ó When Bruce Daily woke up after having lumbar surgery a
year ago, he realized he couldnít move the right side of his
took me a long while to figure out I wasnít gonna walk
again," he said. "I knew I was down."
69, had gone in for lumbar surgery at the University of Miami
hospital and had an ischemic stroke while under anesthesia. An
ischemic stroke results from an obstruction in a blood vessel
that blocks the blood from getting to the brain.
he was unconscious, he missed the four-to-five hour-window to
apply the tissue plasminogen activator, or tPA, the only
medication available to treat ischemic strokes. The medication
dissolves the clot, restoring blood flow to the brain.
while he missed that chance, he was right on time to meet Dr.
Dileep Yavagal, a neurosurgeon who practices at the University
of Miami and Jackson Memorial hospitals. Yavagal was enrolling
patients in RECOVER-stroke, a clinical trial treating recent
stroke patients with stem cells from their bone marrow and
applying them directly into the carotid artery, one of two
arteries that supply the neck and head with blood. Daily was
one of 47 patients nationwide who qualified for the study.
study is funded by Cytomedix, the company that developed the
technology to extract stem cells from bone marrow. The firm
chose Yavagal to lead a national blind study at the end of
enrolled 13 patients at the University of Miami/Jackson
Memorial Hospital, between the end of 2012 and January of
2014. So far, the initial three-month results have revealed
that the marrow cells are not doing any damage, and there was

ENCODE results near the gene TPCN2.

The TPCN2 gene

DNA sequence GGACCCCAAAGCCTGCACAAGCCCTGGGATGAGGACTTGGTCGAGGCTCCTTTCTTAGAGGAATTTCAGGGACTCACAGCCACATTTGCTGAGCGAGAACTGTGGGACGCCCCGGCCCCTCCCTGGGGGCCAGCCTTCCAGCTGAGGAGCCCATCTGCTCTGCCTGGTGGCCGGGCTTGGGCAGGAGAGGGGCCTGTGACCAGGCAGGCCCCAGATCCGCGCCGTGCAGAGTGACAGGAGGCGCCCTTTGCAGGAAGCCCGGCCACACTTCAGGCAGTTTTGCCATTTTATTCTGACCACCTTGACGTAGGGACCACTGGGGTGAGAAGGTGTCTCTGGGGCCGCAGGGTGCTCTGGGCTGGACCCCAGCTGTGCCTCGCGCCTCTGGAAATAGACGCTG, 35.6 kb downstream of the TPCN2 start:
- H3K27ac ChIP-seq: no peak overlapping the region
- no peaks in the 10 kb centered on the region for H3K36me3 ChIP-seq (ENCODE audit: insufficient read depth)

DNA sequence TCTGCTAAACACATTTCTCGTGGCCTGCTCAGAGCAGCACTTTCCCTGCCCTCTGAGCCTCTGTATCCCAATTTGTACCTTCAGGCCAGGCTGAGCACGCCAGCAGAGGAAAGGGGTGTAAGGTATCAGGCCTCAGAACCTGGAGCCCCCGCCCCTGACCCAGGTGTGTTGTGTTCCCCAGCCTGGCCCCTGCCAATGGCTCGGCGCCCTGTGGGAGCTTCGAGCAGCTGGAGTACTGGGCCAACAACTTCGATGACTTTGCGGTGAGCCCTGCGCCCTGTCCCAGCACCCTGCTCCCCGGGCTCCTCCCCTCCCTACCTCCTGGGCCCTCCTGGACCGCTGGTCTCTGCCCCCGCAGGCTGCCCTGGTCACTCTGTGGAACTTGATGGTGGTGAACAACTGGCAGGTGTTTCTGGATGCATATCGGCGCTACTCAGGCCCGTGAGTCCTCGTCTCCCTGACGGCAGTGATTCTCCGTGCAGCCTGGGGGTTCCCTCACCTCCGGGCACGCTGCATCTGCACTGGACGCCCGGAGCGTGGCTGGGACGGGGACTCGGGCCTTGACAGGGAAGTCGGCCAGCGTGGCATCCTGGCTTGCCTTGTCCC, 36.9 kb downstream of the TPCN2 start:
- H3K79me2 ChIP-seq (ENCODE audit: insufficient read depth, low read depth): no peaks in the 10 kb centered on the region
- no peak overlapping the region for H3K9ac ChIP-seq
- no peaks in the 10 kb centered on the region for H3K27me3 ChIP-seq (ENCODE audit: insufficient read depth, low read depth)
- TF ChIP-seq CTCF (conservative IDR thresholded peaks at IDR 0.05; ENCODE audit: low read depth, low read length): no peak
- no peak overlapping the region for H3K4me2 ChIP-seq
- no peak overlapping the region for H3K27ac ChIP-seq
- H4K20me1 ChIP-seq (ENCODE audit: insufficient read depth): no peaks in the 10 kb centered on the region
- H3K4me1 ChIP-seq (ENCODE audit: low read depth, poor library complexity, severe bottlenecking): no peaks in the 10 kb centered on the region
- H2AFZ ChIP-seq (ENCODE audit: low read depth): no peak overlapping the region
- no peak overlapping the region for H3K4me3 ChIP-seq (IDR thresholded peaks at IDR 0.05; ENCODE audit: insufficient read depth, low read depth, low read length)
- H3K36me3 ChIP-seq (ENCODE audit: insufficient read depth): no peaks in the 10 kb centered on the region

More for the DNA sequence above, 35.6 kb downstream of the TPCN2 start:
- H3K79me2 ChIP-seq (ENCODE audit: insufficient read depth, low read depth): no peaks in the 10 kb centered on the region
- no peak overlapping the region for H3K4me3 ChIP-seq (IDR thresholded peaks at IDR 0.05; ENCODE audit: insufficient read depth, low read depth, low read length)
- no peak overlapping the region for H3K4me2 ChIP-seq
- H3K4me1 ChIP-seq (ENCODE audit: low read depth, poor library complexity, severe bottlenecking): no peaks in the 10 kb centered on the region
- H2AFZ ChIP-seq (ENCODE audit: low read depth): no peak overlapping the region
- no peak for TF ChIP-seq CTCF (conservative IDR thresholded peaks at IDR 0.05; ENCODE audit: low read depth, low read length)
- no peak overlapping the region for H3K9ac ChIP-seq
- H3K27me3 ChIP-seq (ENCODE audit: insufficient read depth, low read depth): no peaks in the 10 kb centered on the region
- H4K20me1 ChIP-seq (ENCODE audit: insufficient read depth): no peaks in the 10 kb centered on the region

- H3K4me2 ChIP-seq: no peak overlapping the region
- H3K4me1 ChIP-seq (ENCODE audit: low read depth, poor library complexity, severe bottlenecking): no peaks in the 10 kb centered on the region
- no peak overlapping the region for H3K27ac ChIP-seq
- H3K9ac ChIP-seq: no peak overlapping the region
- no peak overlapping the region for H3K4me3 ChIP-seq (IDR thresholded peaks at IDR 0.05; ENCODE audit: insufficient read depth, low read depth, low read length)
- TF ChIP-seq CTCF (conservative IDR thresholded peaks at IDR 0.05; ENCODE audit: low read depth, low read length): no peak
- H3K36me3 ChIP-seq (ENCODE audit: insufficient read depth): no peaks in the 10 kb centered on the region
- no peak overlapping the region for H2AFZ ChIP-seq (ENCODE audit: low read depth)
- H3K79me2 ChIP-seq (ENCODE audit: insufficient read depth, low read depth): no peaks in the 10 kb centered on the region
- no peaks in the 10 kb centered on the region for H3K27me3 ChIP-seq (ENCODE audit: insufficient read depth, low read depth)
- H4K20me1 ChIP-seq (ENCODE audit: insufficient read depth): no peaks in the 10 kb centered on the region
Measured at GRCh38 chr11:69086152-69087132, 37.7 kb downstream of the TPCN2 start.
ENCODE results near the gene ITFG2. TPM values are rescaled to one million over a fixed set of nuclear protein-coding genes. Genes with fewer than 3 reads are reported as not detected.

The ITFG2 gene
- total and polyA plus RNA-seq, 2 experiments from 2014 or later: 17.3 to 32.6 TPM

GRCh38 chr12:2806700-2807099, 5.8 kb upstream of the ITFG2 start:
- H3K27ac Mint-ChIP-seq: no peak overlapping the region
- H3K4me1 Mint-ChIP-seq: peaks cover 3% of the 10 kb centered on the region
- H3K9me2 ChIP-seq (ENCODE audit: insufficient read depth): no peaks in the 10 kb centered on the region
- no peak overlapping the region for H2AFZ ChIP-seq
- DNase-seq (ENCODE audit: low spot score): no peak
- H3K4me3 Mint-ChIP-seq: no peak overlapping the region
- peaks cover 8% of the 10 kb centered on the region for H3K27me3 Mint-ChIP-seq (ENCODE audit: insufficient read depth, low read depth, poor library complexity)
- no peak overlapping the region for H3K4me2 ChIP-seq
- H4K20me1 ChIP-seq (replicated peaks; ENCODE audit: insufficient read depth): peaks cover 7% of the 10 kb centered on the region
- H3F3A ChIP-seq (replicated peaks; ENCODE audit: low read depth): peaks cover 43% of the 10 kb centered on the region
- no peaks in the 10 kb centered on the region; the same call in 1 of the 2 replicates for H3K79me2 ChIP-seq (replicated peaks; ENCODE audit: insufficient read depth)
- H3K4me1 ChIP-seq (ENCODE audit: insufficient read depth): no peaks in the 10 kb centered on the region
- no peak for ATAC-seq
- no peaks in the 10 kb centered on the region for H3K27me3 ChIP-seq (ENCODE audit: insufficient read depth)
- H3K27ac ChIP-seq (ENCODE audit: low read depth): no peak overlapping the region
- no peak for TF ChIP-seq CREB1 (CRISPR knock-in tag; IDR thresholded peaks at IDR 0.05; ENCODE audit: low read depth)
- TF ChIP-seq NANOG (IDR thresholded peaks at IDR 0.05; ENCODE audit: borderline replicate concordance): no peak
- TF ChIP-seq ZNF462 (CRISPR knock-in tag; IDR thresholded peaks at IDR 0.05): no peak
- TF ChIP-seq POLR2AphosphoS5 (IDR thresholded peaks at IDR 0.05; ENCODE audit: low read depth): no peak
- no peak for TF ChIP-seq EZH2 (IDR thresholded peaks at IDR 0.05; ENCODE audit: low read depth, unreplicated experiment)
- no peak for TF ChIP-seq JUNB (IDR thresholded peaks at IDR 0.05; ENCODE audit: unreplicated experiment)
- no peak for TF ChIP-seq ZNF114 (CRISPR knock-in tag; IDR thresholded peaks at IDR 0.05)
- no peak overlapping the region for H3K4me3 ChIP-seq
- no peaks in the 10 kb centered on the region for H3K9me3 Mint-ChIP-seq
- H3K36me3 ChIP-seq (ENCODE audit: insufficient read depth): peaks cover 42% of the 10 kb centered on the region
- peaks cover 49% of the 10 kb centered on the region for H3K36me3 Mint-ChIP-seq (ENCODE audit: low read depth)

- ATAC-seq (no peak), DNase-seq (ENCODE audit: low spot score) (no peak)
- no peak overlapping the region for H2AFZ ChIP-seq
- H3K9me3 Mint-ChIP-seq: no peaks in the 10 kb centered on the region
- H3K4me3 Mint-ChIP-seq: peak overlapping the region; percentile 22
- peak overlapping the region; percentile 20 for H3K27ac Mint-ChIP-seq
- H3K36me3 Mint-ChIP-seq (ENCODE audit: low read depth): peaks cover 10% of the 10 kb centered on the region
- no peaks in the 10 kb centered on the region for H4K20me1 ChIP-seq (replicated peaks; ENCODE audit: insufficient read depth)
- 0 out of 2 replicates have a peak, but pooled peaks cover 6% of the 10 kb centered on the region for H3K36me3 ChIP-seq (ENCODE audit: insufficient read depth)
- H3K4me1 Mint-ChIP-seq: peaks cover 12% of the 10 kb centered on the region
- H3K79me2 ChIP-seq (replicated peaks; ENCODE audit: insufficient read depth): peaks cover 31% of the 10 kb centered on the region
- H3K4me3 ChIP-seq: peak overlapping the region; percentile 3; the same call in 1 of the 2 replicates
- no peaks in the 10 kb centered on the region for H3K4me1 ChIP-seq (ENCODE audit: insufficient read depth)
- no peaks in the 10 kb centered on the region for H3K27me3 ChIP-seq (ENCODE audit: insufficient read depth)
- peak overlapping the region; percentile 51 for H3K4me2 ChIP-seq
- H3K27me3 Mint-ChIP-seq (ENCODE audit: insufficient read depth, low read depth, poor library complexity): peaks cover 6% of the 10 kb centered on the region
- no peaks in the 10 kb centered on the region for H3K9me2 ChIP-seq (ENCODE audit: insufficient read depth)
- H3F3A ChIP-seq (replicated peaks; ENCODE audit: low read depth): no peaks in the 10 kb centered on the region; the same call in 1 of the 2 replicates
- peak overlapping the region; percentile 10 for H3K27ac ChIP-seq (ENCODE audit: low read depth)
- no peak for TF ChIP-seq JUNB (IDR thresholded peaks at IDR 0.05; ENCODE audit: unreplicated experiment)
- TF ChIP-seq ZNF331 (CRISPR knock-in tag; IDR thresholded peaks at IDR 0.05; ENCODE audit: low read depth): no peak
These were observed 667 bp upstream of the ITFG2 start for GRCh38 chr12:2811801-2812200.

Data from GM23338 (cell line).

no clear difference between those who received the cells and
those who didnít. The studyís one-year final results will
be revealed in January.
is severe need for developing treatment for ischemic stroke,
and stem cells are the most promising," said Yavagal,
whose own research is still in its initial phase, focusing on
using a healthy donorís bone marrow stem cells versus the
patientís own marrow.
the leading cause of adult disability in the United States,
and the No. 4 cause of death in the country, causes 130,000
deaths a year in the U.S., according to the Centers for
Disease Control and Prevention.
associate professor of clinical neurology and neurosurgery and
the director of interventional neurology at the University of
Miamiís Miller School of Medicine, said that restricted
mobility or loss of speech resulting from a moderate to severe
stroke can be devastating because patients often become
dependent on someone else for daily activities.
can really take your personhood away," he said, adding
that, besides physical therapy, there isnít any treatment to
help decrease the effects of a stroke.
believes his study, the first stroke treatment to be delivered
directly to the brain via the carotid artery, has the
potential to boost blood vessels affected by stroke.
the stem cells directly into the carotid artery as opposed to
intravenously, in which less than 3 percent reach the brain,
ensures that they donít become entrapped in the lungs and
carotid artery injection is not only something that is
minimally invasive, but also something that directly targets
the cells to go to where we know the injury is," he said.